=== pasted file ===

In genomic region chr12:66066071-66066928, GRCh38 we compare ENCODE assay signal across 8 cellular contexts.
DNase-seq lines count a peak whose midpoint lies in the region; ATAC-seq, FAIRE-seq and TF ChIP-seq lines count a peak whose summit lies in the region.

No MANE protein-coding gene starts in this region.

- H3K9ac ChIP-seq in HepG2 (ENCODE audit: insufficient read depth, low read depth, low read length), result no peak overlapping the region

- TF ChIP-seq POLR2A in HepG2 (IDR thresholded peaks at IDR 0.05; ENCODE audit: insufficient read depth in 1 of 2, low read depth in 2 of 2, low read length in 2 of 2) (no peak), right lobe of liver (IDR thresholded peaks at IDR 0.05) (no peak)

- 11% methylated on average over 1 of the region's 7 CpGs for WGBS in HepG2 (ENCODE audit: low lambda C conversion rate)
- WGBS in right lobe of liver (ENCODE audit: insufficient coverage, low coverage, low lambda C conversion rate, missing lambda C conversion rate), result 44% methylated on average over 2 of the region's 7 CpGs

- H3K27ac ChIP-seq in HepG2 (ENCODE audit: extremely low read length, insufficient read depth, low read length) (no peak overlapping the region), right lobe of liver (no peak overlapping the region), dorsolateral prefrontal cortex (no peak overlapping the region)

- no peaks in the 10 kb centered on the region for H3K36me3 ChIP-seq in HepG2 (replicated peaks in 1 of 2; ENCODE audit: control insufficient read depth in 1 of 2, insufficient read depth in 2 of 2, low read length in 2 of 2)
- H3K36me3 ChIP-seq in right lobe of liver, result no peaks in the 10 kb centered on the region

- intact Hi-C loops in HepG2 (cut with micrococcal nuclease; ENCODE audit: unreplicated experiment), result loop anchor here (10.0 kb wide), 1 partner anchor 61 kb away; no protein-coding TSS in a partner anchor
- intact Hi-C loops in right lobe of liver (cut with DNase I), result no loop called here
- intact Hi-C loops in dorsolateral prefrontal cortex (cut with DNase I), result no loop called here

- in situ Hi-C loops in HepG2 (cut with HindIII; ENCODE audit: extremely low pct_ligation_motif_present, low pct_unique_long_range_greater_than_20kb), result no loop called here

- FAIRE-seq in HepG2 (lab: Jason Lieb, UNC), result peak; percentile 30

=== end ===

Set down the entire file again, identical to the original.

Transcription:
In genomic region chr12:66066071-66066928, GRCh38 we compare ENCODE assay signal across 8 cellular contexts.
DNase-seq lines count a peak whose midpoint lies in the region; ATAC-seq, FAIRE-seq and TF ChIP-seq lines count a peak whose summit lies in the region.

No MANE protein-coding gene starts in this region.

- H3K9ac ChIP-seq in HepG2 (ENCODE audit: insufficient read depth, low read depth, low read length), result no peak overlapping the region

- TF ChIP-seq POLR2A in HepG2 (IDR thresholded peaks at IDR 0.05; ENCODE audit: insufficient read depth in 1 of 2, low read depth in 2 of 2, low read length in 2 of 2) (no peak), right lobe of liver (IDR thresholded peaks at IDR 0.05) (no peak)

- 11% methylated on average over 1 of the region's 7 CpGs for WGBS in HepG2 (ENCODE audit: low lambda C conversion rate)
- WGBS in right lobe of liver (ENCODE audit: insufficient coverage, low coverage, low lambda C conversion rate, missing lambda C conversion rate), result 44% methylated on average over 2 of the region's 7 CpGs

- H3K27ac ChIP-seq in HepG2 (ENCODE audit: extremely low read length, insufficient read depth, low read length) (no peak overlapping the region), right lobe of liver (no peak overlapping the region), dorsolateral prefrontal cortex (no peak overlapping the region)

- no peaks in the 10 kb centered on the region for H3K36me3 ChIP-seq in HepG2 (replicated peaks in 1 of 2; ENCODE audit: control insufficient read depth in 1 of 2, insufficient read depth in 2 of 2, low read length in 2 of 2)
- H3K36me3 ChIP-seq in right lobe of liver, result no peaks in the 10 kb centered on the region

- intact Hi-C loops in HepG2 (cut with micrococcal nuclease; ENCODE audit: unreplicated experiment), result loop anchor here (10.0 kb wide), 1 partner anchor 61 kb away; no protein-coding TSS in a partner anchor
- intact Hi-C loops in right lobe of liver (cut with DNase I), result no loop called here
- intact Hi-C loops in dorsolateral prefrontal cortex (cut with DNase I), result no loop called here

- in situ Hi-C loops in HepG2 (cut with HindIII; ENCODE audit: extremely low pct_ligation_motif_present, low pct_unique_long_range_greater_than_20kb), result no loop called here

- FAIRE-seq in HepG2 (lab: Jason Lieb, UNC), result peak; percentile 30